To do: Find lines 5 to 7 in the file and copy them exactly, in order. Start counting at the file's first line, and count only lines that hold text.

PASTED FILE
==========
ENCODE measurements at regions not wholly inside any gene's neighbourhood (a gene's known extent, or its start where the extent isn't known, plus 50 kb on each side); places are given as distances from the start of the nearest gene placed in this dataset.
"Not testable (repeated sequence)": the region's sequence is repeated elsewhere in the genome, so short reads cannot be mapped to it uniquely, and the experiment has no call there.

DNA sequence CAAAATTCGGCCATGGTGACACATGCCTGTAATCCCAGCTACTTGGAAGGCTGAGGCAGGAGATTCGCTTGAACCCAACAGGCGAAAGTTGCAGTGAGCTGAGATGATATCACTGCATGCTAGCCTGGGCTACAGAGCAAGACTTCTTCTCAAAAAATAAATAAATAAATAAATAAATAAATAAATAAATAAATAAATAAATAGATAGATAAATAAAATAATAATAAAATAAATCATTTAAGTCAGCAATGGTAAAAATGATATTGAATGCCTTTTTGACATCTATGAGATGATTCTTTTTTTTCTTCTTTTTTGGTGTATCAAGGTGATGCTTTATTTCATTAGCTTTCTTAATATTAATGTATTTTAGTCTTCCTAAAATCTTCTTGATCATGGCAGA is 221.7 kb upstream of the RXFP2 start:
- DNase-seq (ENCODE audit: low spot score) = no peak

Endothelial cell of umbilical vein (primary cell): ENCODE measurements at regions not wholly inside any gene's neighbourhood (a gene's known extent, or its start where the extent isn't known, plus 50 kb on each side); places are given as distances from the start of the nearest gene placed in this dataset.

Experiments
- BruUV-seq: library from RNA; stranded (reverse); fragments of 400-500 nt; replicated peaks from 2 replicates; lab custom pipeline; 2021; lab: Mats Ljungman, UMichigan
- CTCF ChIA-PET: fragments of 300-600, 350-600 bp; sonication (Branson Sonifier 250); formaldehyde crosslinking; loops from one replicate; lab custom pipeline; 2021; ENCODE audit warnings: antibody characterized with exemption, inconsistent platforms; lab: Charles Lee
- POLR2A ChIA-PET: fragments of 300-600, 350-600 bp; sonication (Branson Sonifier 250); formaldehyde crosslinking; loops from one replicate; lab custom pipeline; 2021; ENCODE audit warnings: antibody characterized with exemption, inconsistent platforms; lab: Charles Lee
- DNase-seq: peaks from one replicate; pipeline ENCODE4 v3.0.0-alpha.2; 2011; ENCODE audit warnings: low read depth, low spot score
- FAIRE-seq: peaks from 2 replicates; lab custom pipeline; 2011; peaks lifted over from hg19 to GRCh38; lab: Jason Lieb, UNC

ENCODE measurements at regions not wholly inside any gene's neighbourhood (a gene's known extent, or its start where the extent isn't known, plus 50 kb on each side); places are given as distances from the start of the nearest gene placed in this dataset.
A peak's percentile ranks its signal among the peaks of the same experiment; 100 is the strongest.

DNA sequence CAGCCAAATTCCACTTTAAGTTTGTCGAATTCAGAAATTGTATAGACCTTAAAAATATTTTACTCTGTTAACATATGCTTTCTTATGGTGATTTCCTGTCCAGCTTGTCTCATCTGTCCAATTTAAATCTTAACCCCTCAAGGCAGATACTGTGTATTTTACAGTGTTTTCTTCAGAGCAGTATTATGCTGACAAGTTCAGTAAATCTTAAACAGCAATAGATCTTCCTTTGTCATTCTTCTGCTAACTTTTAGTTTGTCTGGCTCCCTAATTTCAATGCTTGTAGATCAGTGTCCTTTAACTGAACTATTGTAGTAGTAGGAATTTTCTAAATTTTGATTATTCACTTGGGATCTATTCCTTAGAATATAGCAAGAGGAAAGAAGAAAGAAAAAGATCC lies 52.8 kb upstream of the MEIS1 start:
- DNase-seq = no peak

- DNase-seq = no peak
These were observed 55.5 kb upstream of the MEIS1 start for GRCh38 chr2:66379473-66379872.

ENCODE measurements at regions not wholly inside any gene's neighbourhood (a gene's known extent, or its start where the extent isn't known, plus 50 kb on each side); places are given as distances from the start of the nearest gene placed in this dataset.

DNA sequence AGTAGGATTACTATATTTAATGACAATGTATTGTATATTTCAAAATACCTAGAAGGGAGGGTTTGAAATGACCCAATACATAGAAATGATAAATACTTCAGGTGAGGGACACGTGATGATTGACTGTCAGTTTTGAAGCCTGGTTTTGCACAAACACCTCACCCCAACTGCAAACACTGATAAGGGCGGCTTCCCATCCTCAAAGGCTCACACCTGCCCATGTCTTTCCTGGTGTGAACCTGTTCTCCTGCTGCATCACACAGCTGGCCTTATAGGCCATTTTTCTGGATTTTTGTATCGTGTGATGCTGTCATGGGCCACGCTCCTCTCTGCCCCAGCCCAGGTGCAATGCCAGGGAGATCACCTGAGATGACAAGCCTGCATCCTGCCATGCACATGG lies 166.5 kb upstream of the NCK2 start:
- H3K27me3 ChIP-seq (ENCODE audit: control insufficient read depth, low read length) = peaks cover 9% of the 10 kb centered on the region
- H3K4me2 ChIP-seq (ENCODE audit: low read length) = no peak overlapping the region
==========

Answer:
Endothelial cell of umbilical vein (primary cell): ENCODE measurements at regions not wholly inside any gene's neighbourhood (a gene's known extent, or its start where the extent isn't known, plus 50 kb on each side); places are given as distances from the start of the nearest gene placed in this dataset.

Experiments
- BruUV-seq: library from RNA; stranded (reverse); fragments of 400-500 nt; replicated peaks from 2 replicates; lab custom pipeline; 2021; lab: Mats Ljungman, UMichigan